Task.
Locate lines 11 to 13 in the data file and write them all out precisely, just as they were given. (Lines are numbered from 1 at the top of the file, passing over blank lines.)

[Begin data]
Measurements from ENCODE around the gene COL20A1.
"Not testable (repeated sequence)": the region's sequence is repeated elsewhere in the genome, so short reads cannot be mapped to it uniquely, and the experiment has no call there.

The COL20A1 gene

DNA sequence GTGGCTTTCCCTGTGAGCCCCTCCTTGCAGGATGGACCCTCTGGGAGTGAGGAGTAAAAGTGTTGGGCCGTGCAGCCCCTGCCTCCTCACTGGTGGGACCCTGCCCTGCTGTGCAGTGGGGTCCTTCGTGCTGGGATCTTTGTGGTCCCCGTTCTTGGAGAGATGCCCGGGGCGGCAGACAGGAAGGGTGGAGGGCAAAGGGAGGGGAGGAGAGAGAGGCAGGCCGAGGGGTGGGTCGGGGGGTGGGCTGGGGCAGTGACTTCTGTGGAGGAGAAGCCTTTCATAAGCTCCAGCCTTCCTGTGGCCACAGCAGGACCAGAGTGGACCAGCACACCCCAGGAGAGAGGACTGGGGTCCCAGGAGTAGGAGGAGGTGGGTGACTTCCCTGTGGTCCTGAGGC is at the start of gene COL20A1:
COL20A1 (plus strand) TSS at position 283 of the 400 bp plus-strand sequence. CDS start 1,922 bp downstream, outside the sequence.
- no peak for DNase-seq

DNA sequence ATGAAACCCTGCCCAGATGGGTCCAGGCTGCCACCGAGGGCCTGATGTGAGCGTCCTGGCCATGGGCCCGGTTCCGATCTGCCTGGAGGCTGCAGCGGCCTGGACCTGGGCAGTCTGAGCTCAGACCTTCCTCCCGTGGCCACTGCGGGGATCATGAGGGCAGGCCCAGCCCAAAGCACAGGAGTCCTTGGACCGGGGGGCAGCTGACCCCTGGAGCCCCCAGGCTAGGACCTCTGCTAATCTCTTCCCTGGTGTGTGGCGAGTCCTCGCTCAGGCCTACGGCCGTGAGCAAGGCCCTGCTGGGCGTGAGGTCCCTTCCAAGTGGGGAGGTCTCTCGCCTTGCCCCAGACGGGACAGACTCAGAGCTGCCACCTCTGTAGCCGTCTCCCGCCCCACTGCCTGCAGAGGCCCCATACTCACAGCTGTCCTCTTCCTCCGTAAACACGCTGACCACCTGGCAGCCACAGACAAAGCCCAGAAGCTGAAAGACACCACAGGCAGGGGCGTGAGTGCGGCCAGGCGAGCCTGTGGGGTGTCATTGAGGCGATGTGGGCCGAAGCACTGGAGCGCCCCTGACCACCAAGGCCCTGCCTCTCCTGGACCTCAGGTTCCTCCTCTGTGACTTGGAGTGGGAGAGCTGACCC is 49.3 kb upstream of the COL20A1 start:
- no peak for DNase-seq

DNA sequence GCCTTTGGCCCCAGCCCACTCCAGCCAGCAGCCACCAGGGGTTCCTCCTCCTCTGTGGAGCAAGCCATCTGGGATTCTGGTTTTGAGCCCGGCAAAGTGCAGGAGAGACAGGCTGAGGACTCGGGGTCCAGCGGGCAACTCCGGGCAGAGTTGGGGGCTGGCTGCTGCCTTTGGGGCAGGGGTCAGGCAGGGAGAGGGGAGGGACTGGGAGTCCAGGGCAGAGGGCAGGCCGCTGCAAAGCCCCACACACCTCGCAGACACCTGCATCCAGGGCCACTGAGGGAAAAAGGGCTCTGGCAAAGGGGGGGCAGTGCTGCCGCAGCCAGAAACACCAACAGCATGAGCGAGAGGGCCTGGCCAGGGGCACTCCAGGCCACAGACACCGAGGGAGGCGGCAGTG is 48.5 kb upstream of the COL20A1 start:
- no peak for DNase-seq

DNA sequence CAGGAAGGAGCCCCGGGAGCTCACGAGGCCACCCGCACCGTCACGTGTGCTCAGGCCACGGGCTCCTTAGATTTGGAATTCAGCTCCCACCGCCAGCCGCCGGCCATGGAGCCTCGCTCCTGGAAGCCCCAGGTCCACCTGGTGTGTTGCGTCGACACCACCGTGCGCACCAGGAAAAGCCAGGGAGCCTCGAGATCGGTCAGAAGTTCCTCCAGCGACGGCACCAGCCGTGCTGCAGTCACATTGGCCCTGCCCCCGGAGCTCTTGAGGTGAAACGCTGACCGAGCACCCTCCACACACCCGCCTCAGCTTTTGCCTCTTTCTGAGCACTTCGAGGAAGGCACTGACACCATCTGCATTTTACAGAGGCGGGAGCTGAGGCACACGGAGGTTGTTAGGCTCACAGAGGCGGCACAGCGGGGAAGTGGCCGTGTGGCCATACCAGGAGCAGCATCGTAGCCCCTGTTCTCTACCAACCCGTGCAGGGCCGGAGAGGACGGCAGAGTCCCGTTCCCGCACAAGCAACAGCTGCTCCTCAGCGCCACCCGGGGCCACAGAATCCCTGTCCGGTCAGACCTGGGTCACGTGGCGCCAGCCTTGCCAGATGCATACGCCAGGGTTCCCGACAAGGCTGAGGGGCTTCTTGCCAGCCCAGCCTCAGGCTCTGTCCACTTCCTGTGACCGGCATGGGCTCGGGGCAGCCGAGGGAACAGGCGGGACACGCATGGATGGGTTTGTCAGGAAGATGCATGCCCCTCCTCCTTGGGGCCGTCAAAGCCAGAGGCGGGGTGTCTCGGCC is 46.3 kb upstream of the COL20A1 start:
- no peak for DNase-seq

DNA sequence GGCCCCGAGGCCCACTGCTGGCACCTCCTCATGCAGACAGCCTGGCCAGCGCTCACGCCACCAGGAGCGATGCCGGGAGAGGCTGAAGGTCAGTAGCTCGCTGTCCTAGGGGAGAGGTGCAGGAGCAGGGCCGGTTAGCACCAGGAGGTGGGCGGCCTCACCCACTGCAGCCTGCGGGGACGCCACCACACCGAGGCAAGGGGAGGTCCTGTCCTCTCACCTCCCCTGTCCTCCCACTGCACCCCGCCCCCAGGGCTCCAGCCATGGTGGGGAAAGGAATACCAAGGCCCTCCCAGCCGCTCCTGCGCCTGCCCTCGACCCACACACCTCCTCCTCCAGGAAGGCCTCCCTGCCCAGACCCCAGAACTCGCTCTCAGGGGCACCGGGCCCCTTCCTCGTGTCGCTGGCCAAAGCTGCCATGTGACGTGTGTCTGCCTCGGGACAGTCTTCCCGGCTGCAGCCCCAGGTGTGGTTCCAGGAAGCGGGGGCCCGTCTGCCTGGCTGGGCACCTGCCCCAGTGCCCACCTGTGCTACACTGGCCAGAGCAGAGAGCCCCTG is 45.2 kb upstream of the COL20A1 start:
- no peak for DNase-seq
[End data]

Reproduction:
DNA sequence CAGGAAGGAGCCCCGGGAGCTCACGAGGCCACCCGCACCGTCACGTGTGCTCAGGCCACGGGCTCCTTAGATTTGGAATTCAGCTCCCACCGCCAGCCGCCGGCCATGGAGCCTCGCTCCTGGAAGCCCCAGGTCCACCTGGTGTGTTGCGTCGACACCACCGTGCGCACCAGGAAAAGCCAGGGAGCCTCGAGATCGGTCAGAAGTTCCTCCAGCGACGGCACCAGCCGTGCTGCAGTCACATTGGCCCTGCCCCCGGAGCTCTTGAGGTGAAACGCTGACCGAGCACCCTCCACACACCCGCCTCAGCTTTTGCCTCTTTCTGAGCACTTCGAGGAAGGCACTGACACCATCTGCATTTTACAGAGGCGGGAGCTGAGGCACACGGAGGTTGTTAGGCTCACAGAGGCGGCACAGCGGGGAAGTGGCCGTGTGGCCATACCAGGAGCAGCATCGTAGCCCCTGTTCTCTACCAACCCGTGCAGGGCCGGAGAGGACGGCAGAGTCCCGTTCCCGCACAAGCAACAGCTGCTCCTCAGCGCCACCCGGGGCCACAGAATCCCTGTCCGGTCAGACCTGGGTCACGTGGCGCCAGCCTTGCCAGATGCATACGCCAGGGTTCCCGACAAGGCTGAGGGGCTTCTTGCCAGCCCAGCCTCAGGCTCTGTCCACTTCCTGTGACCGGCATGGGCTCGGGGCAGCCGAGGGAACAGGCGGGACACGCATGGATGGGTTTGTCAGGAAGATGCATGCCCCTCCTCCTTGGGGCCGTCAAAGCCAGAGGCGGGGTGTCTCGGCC is 46.3 kb upstream of the COL20A1 start:
- no peak for DNase-seq

DNA sequence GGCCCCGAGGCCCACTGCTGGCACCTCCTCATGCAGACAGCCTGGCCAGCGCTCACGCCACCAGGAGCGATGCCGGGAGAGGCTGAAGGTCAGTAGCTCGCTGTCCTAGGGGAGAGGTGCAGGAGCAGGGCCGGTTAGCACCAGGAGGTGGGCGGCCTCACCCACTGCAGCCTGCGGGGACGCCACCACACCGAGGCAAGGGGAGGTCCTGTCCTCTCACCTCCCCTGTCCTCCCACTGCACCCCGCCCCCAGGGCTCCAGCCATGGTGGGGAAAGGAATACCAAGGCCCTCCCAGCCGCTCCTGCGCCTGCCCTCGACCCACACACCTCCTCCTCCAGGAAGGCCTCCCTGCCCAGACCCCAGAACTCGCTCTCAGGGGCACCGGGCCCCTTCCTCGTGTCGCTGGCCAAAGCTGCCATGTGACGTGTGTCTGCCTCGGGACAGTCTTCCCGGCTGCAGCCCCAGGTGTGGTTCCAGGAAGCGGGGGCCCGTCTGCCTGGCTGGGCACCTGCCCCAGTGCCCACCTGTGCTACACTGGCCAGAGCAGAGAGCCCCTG is 45.2 kb upstream of the COL20A1 start: